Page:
Feature: The $500 Chronograph That Saved The Industry
When it comes to chronographs, the word ‘Valjoux’ comes with a dazzling aura of respect and reverence. Why? Because the list of watch brands that have relied on this legendary movement maker over the years reads like a who’s who of industry titans.
Rolex, IWC, Tudor, Longines, LeCoultre, Breitling and a raft of obscure and long-defunct brands have used Valjoux’s chronographs. And in the vintage market of today, watches that are powered by any of its numerous calibres are snapped up quicker than toilet roll in a pandemic.
Over the decades, Valjoux chronographs—both automatic and manual—have proved to be hardy timekeepers. They encapsulate the very best of Swiss precision engineering: reliable, accurate and long-lasting.
But one movement has proved the hardiest of them all—although it came a gnat’s hair away from being consigned to the history books. This is the story of the ubiquitous Valjoux 7750.
Built For Adaption
Until 1973, Valjoux’s most popular chronograph movement was the manual Calibre 7733. After the success of Movado and Zenith’s ‘El Primero’—the world’s first automatic movement— and Seiko’s Calibre 6139A, which both arrived to much fanfare in 1969, Valjoux naturally wanted their own automatic chronograph movement.
Initially the plan was to adapt the existing Calibre 7733, a tried-and-tested manual movement that had been in production since 1969. A 24-year-old engineer, Edmond Capt, who had learnt his craft during a year at Rolex, was tasked with the job but it proved too tricky.
A modified Valjoux Calibre 7750 seen through the exhibition caseback of a Chronoswiss watch
Capt was then commissioned with designing a new calibre that was conducive to being manufactured on an industrial scale, cheaply and in different versions. Notably, he did this by using a computer, one of the first times one had been used to develop a watch movement.
The use of a computer meant some of the production processes could be simulated—as opposed to building the physical parts and trying them out— resulting in vastly reduced development times. These days, all watch movements are designed this way.
Another Quartz Victim
Capt designed this movement in a way that it could, with a little tweaking, also be used as a manual movement. Also, the 12-hour counter could be dropped—meaning two sub dials instead of the more conventional three. A full calendar and moonphase display could also be easily accommodated.
Significantly, the 7750 eschewed the standard column-wheel movement and used a coulisse lever escapement. This is where levers push an oblong cam back and forth to start, stop and reset the chronograph function.
A Heuer Pasadena chronograph from 1981 powered by a Valjoux Calibre 7750. Image courtesy of Bonhams.
Despite its efficiency and relatively cheap production costs, the 7750 became yet another victim of the burgeoning quartz crisis and it was discontinued due to poor sales. A disgruntled Capt, after all his painstaking design efforts and hard work, was told to wrap things up.
Capt Disobeys Orders
Much like Charles Vermot at Zenith, who secretly stashed the tools and machinery that made the El Primero despite being told to get rid, Capt quietly hid away the components used in the production of the 7750.
Whether it was a sentimental reluctance to dump something he had worked so hard on or the foresight to see a future for mechanical watchmaking through the dark fog of the quartz crisis, Capt’s decision to disobey orders was something that would provide a huge boost to mechanical watchmaking a decade later.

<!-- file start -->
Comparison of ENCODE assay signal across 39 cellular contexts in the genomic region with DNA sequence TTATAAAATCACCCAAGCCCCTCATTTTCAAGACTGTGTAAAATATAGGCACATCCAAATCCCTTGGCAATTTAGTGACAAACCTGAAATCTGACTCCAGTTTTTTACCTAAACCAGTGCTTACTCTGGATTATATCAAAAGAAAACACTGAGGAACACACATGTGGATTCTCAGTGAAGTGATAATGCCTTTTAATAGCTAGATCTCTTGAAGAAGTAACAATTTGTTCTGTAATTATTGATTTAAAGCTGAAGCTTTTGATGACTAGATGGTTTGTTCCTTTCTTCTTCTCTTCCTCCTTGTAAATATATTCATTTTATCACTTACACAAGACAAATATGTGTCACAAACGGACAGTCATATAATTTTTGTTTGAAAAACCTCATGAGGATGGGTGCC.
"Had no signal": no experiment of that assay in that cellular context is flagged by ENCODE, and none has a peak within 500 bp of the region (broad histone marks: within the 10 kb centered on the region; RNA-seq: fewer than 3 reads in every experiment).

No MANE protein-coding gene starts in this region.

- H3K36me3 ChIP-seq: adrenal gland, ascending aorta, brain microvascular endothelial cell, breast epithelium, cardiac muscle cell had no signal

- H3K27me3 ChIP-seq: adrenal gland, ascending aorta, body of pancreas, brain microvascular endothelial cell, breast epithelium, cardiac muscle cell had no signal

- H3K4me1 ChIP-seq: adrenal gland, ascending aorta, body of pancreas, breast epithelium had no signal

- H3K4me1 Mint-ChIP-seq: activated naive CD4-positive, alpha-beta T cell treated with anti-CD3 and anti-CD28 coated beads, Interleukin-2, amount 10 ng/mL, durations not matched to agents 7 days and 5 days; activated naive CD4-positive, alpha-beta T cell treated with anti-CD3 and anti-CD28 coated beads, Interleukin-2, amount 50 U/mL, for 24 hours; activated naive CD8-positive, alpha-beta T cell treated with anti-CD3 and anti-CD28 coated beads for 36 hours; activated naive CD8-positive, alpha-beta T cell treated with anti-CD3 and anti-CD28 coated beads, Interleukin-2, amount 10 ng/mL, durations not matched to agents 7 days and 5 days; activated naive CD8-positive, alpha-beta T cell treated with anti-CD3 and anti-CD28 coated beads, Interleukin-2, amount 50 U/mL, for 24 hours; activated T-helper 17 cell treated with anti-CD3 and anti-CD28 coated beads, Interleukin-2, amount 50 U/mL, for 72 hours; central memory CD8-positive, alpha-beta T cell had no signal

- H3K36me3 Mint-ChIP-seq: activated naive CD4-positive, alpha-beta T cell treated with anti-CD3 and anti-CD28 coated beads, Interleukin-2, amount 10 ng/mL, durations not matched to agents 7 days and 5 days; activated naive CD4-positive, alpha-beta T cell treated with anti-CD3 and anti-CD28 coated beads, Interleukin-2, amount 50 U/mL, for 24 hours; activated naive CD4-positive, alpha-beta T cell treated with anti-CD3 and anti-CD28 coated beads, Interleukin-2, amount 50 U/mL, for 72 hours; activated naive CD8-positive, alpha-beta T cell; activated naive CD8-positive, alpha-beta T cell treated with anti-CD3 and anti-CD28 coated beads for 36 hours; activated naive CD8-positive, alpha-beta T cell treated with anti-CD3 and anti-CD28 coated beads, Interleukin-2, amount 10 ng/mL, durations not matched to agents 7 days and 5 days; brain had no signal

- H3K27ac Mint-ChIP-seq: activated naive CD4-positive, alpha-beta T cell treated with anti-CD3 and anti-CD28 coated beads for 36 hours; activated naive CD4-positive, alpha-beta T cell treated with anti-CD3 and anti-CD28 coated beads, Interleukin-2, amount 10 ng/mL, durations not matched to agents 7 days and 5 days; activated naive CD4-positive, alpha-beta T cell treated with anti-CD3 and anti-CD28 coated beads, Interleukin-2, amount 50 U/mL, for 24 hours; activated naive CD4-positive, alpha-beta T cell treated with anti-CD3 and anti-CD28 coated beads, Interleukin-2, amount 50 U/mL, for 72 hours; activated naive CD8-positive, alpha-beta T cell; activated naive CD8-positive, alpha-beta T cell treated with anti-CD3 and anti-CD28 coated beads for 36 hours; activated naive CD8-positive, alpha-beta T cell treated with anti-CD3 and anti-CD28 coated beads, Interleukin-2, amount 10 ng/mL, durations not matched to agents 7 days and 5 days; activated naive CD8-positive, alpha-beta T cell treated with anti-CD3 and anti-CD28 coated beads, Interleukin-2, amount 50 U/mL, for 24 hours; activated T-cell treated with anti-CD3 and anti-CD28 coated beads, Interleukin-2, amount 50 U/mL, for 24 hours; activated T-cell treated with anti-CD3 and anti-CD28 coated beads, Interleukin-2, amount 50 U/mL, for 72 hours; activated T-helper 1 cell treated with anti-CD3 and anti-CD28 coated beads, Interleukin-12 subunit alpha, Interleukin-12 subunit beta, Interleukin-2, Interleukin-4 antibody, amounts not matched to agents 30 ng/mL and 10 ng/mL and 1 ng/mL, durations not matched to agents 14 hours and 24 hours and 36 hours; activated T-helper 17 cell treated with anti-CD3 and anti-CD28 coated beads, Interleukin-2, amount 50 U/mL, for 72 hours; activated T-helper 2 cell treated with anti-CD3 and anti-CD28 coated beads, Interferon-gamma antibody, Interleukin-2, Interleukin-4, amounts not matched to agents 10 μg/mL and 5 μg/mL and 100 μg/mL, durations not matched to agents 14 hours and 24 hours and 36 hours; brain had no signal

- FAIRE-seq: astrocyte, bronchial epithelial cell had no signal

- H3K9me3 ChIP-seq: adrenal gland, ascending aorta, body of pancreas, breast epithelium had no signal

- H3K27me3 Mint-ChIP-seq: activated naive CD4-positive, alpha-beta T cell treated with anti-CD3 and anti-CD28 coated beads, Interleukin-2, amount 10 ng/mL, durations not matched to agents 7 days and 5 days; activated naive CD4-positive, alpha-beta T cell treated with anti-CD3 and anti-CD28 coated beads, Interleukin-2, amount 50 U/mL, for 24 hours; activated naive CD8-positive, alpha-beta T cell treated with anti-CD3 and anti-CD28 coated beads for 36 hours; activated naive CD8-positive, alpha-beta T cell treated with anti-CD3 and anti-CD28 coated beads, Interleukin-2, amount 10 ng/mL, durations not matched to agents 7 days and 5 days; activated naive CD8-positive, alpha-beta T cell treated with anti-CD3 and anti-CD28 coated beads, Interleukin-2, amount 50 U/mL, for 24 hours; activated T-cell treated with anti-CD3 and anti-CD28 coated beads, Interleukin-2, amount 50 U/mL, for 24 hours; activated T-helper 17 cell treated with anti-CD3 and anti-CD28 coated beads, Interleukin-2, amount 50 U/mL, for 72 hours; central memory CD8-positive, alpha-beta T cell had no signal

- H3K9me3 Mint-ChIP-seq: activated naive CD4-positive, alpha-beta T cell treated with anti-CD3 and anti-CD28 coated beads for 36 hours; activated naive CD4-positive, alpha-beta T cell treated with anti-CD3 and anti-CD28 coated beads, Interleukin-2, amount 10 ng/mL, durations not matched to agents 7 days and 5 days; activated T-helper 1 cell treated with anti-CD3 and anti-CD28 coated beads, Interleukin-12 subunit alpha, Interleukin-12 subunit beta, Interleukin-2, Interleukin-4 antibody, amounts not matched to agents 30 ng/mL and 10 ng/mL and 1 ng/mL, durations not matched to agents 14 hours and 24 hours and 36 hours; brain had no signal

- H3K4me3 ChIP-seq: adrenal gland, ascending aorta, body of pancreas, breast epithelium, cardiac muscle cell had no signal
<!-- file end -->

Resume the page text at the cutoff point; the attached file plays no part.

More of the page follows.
With Valjoux’s only automatic chronograph consigned to the scrapheap of history (or so everyone thought), it was left to Lemania and Seiko to carry the flag for automatic chronographs. Everyone else had thrown in the towel.
The Comeback Kid
In the mid-1980s, the first green shoots of a comeback for mechanical watches began to emerge. In this time of cautious optimism, brands were reluctant to invest in their own in-house column-wheel chronographs, which required considerable design and manufacturing resources. So they began to look around for an alternative chronograph movement they could buy externally.
Breitling used the Calibre 7750 during the mechanical revival in the mid 1980s. Image courtesy of Bonhams.
Luckily for Valjoux, and the industry, Edmund Capt’s actions a decade before meant that Calibre 7750 could be easily put back into production. The movement promptly found its way into countless mechanical chronographs used by brands from Tissot to Breitling, TAG Heuer to Omega.
Modern Watches With A Calibre 7750
The 7750 has since become not only the world’s most popular self-winding chronograph movement but the world’s most popular mechanical chronograph movement full-stop.
Today, the movement, now made by the Swatch Group’s ETA, which took over Valjoux, is found in both vintage and brand-new watches, though probably modded slightly in the latter case.
Vintage watches with old Valjoux 7750 movements can be picked up at the bargain price of around $500. Contemporary watches powered by a Valjoux 7750 include Hamilton’s Khaki Aviation X-Wind, Montblanc's Star 4810 and Longines' Hydroconquest Chronograph.
This Montblanc Star 4810 model from 2018 is just one contemporary watch that uses a Valjoux Calibre 7750
Think about it: a movement from a company that’s supplied IWC and Rolex— but for a fraction of the price. It’s one of those rare and irresistible industry bargains—and a chance to wear a piece of game-changing horological history on your wrist.